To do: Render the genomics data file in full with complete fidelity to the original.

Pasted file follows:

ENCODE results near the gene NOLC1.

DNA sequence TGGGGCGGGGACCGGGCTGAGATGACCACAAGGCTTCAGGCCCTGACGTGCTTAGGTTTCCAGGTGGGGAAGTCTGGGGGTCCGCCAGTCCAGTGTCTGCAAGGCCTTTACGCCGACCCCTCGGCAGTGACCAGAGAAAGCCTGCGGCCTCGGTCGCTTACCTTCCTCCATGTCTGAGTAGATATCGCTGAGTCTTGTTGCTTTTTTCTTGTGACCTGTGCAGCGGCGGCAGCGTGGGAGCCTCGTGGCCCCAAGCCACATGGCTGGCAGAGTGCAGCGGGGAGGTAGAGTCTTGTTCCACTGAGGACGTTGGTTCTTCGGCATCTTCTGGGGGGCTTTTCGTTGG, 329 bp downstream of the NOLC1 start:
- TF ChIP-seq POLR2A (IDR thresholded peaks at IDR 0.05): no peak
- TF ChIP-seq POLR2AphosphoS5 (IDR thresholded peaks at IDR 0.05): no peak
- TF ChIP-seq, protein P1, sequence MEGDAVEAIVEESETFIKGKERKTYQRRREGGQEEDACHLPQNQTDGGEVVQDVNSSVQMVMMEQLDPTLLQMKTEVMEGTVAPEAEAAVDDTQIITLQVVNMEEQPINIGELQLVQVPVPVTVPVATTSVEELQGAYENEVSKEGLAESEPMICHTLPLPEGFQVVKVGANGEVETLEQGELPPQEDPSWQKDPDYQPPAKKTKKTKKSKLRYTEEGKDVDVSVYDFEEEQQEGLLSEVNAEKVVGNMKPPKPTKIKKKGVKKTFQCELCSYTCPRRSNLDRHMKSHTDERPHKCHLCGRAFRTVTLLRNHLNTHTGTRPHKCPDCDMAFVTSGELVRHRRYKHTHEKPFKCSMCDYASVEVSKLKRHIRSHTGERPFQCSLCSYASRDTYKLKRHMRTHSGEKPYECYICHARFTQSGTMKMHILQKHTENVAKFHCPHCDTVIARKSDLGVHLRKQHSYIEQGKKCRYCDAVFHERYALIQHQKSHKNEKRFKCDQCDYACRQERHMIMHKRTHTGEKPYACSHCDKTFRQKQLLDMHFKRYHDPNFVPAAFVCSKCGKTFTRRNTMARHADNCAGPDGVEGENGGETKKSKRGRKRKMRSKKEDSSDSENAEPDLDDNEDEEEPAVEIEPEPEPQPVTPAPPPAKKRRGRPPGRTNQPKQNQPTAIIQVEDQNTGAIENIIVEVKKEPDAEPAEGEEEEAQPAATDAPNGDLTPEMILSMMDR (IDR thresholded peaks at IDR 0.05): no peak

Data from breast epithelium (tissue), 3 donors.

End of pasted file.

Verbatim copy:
ENCODE results near the gene NOLC1.

DNA sequence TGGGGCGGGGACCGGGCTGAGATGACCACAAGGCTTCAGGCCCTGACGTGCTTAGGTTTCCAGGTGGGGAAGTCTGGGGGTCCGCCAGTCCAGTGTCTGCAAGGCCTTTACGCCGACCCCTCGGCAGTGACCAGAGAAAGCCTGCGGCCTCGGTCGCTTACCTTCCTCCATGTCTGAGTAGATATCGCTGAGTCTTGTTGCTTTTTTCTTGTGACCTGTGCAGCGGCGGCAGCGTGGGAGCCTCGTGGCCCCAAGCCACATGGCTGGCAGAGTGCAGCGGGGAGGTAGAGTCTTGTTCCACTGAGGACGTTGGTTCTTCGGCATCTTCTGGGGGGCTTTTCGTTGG, 329 bp downstream of the NOLC1 start:
- TF ChIP-seq POLR2A (IDR thresholded peaks at IDR 0.05): no peak
- TF ChIP-seq POLR2AphosphoS5 (IDR thresholded peaks at IDR 0.05): no peak
- TF ChIP-seq, protein P1, sequence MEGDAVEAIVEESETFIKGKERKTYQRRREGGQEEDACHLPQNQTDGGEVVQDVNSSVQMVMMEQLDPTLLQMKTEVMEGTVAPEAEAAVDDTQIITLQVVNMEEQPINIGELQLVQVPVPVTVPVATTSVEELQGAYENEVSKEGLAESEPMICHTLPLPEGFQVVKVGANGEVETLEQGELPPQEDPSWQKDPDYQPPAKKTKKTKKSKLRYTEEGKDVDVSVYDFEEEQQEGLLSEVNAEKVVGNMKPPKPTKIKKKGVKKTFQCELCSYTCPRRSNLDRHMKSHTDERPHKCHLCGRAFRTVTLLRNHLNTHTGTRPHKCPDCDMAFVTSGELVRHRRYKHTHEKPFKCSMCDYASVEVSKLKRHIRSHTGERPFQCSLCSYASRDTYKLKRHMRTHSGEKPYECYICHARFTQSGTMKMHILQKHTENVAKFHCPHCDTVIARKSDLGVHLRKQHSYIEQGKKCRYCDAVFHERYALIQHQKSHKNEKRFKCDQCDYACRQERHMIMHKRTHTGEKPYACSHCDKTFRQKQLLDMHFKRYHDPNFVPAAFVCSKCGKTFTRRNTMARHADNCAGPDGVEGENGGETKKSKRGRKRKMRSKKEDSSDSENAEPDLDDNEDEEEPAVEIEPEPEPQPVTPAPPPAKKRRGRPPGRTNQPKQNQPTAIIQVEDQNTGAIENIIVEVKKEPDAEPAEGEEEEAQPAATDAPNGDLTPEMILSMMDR (IDR thresholded peaks at IDR 0.05): no peak

Data from breast epithelium (tissue), 3 donors.